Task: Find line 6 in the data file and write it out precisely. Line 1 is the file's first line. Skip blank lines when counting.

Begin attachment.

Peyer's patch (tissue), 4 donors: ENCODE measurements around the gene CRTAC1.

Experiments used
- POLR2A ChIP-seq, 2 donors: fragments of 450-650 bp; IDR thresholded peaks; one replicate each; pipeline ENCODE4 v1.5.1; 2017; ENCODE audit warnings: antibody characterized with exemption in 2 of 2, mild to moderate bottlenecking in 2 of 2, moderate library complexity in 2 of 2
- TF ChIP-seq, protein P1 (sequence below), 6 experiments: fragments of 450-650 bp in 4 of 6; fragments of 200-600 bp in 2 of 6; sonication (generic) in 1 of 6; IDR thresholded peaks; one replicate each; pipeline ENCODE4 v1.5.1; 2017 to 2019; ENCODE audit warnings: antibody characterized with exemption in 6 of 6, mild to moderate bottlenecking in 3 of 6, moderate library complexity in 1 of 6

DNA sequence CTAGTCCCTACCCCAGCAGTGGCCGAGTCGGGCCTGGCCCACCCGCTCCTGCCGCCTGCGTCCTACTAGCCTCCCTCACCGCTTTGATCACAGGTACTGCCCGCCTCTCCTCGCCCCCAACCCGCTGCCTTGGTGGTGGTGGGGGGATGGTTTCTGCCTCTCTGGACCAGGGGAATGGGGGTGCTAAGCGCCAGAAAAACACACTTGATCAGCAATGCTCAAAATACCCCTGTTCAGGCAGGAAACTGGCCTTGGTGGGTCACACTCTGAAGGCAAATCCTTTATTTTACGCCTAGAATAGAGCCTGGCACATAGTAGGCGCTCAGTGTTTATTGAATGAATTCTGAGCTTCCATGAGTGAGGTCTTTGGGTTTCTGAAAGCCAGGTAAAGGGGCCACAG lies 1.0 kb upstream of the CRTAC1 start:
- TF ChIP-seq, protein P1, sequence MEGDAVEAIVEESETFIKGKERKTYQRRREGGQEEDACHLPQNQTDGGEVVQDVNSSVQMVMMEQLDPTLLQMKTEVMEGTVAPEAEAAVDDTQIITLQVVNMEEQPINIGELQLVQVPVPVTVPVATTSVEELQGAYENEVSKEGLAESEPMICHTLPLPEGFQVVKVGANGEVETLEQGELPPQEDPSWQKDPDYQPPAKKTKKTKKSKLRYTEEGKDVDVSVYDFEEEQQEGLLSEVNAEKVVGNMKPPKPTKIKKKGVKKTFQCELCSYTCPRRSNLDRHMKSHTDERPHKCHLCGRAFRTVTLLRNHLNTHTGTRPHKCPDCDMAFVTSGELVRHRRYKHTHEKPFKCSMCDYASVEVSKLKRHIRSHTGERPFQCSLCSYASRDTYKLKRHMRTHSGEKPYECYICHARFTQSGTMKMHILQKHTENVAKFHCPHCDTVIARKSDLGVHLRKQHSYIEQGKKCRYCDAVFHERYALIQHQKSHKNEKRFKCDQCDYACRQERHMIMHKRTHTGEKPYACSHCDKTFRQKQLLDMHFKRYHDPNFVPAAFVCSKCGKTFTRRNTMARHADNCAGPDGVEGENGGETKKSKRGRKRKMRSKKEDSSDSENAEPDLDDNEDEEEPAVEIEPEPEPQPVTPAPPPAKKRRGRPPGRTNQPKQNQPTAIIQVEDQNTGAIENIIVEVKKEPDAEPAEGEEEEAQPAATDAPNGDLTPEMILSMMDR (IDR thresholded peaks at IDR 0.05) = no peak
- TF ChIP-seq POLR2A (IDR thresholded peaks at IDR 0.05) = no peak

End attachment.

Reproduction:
- TF ChIP-seq, protein P1, sequence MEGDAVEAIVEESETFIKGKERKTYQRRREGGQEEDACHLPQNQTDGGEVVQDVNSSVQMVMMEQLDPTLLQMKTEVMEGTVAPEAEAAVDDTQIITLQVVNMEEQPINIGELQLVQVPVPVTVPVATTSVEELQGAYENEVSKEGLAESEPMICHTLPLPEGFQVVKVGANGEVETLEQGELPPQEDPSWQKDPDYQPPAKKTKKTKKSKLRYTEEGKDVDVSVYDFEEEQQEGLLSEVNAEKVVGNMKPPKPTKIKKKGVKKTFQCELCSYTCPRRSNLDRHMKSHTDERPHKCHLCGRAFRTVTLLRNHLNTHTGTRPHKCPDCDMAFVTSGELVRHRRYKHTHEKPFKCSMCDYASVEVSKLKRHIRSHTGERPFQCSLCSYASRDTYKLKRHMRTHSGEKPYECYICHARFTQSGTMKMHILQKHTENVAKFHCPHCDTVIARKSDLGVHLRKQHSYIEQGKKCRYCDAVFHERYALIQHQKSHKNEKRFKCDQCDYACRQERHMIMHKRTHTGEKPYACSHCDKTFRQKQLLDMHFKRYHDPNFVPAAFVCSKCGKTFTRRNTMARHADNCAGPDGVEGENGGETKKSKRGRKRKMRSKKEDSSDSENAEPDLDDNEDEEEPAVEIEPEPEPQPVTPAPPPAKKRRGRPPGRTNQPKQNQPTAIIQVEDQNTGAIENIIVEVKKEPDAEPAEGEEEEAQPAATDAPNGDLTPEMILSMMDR (IDR thresholded peaks at IDR 0.05) = no peak